Fingerprinting plan could cut number of volunteers

September 22, 2014

Church officials fear that a proposal to fingerprint volunteers might discourage many people from offering their time and talents to the Church.

The RCMP proposal would require volunteers to be fingerprinted prior to receiving a criminal record check.

The procedure is aimed at increasing public safety and reducing the likelihood that somebody could obtain a criminal record check or police information check using false identity.

"This proposal discourages volunteerism," said Teresa Kellendonk, director of pastoral and parish services for the Edmonton Archdiocese. She said under the proposal even church ushers would have to be fingerprinted. "Why target everybody who wants to volunteer?"

Kellendonk said the archdiocese's multilevel screening of volunteers has been effective in protecting public safety. "We do interviews, reference checks and training and it has worked well for us."

In a letter to Heather Jacobsen, police information check section program coordinator, Auxiliary Bishop Gregory Bittman said the proposal will affect the ministry outreach of the parishes, which rely heavily on volunteers to carry out their mission.

"Introducing the new procedure will have a negative effect because it will reinforce many parishioners' perception that they cannot be trusted (and) that they lack integrity," the bishop said in the Aug. 1 letter.

"Mandatory fingerprinting will cause many of these valued volunteers to simply stop offering their time and talent and cease their volunteer activity."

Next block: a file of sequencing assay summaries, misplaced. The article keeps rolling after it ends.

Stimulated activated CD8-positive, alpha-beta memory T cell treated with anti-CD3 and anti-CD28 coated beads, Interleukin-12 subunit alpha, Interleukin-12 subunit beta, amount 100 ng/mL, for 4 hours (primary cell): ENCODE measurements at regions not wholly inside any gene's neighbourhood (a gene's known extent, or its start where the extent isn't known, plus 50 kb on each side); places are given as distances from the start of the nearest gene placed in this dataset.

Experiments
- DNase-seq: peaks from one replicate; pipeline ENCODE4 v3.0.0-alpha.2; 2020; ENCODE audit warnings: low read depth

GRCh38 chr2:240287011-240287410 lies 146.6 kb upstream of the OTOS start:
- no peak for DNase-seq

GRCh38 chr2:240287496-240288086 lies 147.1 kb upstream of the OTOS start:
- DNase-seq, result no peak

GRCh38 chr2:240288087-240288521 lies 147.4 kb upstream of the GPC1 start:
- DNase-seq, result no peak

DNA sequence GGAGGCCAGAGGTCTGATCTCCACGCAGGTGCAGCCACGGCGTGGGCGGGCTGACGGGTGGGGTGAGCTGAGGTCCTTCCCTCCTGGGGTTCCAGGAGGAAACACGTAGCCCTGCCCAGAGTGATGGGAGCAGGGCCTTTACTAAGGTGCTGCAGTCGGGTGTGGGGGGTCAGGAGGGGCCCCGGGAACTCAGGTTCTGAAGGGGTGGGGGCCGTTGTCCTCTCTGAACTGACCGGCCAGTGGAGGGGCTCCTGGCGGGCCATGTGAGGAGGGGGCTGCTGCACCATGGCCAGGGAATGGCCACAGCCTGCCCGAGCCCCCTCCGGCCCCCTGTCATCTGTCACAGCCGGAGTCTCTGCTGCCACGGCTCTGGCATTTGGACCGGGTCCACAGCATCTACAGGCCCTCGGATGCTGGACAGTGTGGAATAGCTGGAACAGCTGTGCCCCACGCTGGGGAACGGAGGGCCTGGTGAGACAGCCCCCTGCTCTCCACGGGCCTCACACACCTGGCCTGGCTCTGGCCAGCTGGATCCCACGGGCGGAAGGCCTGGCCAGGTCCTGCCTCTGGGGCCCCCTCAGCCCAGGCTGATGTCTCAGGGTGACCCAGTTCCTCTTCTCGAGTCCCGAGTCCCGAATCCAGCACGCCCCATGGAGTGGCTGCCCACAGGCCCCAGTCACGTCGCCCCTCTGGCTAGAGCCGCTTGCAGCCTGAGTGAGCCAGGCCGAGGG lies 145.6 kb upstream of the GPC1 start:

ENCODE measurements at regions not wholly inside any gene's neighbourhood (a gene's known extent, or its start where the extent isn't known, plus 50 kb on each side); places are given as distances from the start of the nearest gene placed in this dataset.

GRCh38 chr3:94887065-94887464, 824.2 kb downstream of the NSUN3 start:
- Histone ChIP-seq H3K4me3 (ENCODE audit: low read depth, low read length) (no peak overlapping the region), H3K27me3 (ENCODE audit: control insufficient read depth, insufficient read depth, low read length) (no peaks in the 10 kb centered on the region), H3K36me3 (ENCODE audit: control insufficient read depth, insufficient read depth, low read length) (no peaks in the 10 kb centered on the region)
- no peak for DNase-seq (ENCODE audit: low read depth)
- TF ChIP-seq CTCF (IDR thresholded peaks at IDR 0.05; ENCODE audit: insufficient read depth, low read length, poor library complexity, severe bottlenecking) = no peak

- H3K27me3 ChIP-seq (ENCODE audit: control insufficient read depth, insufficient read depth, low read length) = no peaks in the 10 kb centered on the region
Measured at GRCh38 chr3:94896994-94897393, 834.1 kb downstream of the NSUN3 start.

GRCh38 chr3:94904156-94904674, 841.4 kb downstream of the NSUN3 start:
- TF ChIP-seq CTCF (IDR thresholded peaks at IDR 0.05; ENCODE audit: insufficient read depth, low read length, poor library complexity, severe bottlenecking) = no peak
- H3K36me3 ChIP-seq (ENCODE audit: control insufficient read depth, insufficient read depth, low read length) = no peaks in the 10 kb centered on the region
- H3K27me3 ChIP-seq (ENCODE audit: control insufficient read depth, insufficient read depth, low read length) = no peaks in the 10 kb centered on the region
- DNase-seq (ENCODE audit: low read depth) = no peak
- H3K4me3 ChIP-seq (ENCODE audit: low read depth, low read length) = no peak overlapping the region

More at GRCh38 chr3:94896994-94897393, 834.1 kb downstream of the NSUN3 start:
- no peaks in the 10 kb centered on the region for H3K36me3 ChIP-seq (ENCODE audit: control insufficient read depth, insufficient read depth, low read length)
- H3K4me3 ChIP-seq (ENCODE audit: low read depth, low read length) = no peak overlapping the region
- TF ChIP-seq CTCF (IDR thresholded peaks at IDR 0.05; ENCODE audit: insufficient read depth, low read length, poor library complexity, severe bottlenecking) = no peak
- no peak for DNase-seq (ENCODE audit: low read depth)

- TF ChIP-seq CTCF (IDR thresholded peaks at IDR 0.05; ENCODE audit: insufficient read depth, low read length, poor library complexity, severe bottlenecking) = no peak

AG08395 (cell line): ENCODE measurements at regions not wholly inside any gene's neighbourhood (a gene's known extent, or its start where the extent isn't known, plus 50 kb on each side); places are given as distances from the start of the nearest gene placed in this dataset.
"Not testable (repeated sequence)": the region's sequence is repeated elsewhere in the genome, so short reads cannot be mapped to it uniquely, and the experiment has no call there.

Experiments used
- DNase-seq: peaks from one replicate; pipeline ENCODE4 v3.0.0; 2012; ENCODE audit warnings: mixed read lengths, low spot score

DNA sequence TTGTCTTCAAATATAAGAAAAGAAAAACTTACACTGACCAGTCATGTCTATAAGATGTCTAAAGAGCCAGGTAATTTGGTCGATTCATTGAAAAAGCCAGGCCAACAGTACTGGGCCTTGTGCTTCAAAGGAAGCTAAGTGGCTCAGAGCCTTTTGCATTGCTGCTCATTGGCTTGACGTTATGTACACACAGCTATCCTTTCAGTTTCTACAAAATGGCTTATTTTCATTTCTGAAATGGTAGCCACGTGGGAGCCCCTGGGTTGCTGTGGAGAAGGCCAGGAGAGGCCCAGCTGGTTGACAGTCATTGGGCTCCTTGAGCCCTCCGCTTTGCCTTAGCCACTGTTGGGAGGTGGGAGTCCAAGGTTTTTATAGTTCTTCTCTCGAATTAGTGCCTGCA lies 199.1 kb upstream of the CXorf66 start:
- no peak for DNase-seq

Implementing the proposal would also have a negative financial impact, according to Bittman, who said it would cost $175,000 to fingerprint 7,000 volunteers at $25 each.

"With this proposal, you are going to dramatically cut the number of people who want to volunteer," lamented archdiocesan volunteer coordinator Lucy Kaakyo. "This will diminish community activity."

The Edmonton Police information check section declined comment on the RCMP proposal, although the section's manager, Dave Elanik, had earlier spoken to the Edmonton Sun.

Scott Patterson, spokesperson for the information check section, told the WCR the proposal is under review, and "we are not going to speak about it any longer."

Elanik, a former police inspector, told the Edmonton Sun he has never known any false identity occurrences happening with criminal record checks.

Elanik said he is concerned about the impact it would have on volunteerism since anyone wanting to volunteer for any organization would have to be fingerprinted.

"That would mean we would be fingerprinting volunteers from as young as 12 years old or someone over 80 who wants to volunteer at their church," Elanik is quoted as saying in a Sun story published Aug. 12. "To me, that just doesn't make sense. There's no public safety benefit."


The Sun reported that Edmonton police received 69,103 information check applications last year, mainly for volunteering and employment purposes. Of those, only 3,733 were fingerprinted for the purposes of a vulnerable sector check. With the RCMP proposal, however, everyone would have to be fingerprinted.

A few weeks ago, Elanik sent a notice to all volunteer agencies advising of the proposed change. Within a day, he received 75 replies.

"They are saying this will have a significant impact on their ability to retain and recruit volunteers," Elanik told the Sun.


He is concerned the proposal might cause some volunteer organizations to simply forgo criminal record checks, opening the door to dangerous offenders.

"There are a lot of people that have that stigma around being fingerprinted. If you have no reason, if you have the proper identity, to me it just doesn't make any sense why we would need to fingerprint someone."

In his letter to Jacobsen, Bittman requested that the RCMP proposal be revisited. The new procedures were initially scheduled to be implemented in July 2015, but the proposal is now on hold until as late as 2017 to allow more consultation with stakeholders.